United Voice member Dimitrio Tsipianitis, affectionately known as Jimmy, has reached an amazing milestone.
He has been a United Voice member for over 50 years.
Jimmy started work at Metro Milk in 1967, and joined the union straight away.
Almost 52 years later, Jimmy is still working at the same site (now the Clarence Garden Dairy Factory) doing the same job.
As a young man, Jimmy was lured to Australia from Greece by scouts to continue his professional soccer career.
Even as a professional soccer player for the Adelaide Hellas Soccer Club, he needed to find work to supplement his income.
Jimmy started as a pasteuriser at Metro Milk on 21 March 1967.
To this day he is employed in the same crucial role as a pasteuriser operator.
Jimmy is responsible for the process that kills any bacteria in the raw milk, which is critical to prevent food poisoning and is strictly legislated.
“There are only two dairies in South Australia, so we supply milk to half of the state.
“That means working seven days a week, at all hours of the day.
When other states have experienced disasters such as bushfires, floods, or plant breakdowns, Jimmy has put in the extra work and given up his family time on weekends and public holidays to make sure no one goes without.
“Australian families need milk. When other states can’t keep up, we supply it during times of crisis.
“Transporting milk around the country is difficult, because it has to be kept at a controlled temperature.
“To get milk from Adelaide across the country, it is driven by truck, which means hours in sometimes hot weather.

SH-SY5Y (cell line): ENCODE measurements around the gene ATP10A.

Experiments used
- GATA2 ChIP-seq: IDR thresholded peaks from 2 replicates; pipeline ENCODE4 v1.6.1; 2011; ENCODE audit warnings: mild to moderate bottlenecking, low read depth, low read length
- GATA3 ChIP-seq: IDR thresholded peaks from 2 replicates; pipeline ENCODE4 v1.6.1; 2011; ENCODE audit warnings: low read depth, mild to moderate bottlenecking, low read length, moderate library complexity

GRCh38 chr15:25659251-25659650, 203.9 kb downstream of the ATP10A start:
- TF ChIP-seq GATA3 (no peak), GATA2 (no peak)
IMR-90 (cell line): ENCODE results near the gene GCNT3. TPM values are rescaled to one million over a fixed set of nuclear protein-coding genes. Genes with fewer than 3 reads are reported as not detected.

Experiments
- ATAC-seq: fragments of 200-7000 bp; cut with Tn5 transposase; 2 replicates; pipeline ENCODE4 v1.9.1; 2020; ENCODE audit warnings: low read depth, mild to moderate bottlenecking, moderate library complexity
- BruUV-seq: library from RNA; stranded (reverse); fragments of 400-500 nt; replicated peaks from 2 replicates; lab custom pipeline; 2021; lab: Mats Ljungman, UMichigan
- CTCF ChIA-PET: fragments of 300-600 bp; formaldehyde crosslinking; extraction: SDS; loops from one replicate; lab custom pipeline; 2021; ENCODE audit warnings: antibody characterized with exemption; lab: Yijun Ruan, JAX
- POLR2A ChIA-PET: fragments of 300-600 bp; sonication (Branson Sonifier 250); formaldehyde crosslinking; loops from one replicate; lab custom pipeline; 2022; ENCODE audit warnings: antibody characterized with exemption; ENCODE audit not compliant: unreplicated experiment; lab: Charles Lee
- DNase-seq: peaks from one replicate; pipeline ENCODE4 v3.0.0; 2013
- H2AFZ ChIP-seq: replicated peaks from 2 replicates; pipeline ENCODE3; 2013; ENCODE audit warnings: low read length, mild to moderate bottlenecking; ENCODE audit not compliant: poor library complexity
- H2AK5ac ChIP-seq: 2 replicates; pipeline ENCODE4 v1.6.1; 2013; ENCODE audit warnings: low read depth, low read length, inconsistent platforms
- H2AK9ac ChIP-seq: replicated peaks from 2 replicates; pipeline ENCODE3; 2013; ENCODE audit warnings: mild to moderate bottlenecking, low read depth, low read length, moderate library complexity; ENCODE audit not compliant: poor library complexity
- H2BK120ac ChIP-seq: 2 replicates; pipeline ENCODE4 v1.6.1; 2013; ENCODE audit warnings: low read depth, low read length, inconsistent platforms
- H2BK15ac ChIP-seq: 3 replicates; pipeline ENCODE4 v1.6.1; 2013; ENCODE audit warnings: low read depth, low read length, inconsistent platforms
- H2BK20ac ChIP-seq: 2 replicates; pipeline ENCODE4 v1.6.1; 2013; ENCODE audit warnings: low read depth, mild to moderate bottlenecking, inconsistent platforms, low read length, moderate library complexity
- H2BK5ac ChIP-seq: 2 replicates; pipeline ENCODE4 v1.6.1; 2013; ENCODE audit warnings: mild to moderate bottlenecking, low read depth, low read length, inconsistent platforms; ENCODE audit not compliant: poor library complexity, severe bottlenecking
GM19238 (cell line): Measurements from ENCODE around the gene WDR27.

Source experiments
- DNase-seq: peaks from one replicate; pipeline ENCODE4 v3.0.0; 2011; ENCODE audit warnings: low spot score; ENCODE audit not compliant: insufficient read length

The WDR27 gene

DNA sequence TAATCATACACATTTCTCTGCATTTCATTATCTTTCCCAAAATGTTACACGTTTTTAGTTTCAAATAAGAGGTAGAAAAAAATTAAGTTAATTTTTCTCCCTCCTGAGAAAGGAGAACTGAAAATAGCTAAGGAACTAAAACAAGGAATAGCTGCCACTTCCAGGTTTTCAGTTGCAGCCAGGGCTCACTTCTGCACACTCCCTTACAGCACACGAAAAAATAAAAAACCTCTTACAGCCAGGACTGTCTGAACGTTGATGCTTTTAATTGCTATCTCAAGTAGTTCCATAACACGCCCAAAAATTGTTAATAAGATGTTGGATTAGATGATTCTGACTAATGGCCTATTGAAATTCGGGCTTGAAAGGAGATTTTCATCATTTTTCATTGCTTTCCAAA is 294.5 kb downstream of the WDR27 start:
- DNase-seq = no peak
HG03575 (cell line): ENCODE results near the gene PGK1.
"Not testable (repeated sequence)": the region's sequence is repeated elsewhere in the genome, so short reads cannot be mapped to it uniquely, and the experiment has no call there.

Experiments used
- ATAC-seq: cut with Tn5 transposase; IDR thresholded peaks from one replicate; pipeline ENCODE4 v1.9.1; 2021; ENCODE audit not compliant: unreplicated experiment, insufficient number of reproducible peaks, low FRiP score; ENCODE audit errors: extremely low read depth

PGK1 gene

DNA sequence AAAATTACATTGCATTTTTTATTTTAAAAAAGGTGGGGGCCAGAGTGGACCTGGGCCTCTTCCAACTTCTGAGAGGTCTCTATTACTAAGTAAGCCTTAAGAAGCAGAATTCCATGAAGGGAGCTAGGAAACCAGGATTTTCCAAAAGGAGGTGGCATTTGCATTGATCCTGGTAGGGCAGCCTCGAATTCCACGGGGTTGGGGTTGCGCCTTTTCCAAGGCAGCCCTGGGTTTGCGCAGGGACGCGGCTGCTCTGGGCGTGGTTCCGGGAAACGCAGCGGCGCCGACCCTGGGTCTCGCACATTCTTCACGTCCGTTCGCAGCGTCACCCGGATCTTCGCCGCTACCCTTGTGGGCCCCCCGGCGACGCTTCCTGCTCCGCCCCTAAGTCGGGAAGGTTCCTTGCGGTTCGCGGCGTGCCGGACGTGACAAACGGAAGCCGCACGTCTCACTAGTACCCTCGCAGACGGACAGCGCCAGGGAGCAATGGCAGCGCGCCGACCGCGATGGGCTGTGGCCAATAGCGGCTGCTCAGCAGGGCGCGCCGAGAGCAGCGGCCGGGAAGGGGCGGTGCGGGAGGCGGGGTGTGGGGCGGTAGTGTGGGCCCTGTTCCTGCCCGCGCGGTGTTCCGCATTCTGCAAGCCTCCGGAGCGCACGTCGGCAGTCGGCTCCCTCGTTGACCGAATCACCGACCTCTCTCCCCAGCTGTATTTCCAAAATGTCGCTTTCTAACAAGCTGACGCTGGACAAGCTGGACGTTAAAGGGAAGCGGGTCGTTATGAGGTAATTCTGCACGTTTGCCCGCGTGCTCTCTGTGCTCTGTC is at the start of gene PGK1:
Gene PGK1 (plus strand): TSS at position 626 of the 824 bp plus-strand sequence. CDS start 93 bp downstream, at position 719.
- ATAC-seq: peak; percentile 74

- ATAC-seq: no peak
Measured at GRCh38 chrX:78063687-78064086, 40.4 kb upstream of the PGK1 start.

“That’s my job: I pasteurise the milk to make sure it’s safe to drink, then I make it as cold as possible (0.5 degrees Celsius) before it gets packed on the trucks. That will keep it at a chilled temperature for the duration of the long drive.”
As an estimate, Jimmy would have processed close to 2.5 billion litres of milk over the last 50 years.
“I’ve been a union member since I started work.
“I’ve been happy to be a part of the union, because it has meant security for me and my co-workers.
“Together we negotiated better conditions through bargaining agreements.
“I enjoy my job, and get along well with my co-workers.
“I’ve been all over the world. I would say Australia, and Adelaide especially, is one of the best places in the world to live and work.”
Jimmy is still a big soccer fan. He loves to watch the World Cup and barrack for Australia.
He was recently recognised for his long service by the Australian Soccer Referees Federation and Football Federation Australia.
For his committed and exemplary service as a pasteuriser, Jimmy has received Certificates of Congratulations from Federal Members of Parliament, a Letter of Recognition from Parmalat, and numerous Certificates and nominations from his local Onkaparinga Council.
Jimmy’s son Andrew is very proud of his father’s achievements.
“My father likes working with people, and he goes above and beyond the call of duty.
“If it wasn’t for people like my father working on weekends, they wouldn’t have had any milk in Darwin after the cyclone this year.”
Jimmy has seen many changes over his career. The site where he works as changed ownership four times.
He has always kept up with the latest technology and training, as well as being a trainer, teacher and mentor to his co-workers to pass on the benefit of his unequalled experience.
Jimmy’s workmates know him as a loyal and committed worker and friend.
After more than five decades, Jimmy is still working at the dairy.
When asked how he does it, Jimmy’s answer is always the same: “It’s respect and love for what I do and the community I serve that has led me to achieve this milestone.”Back to News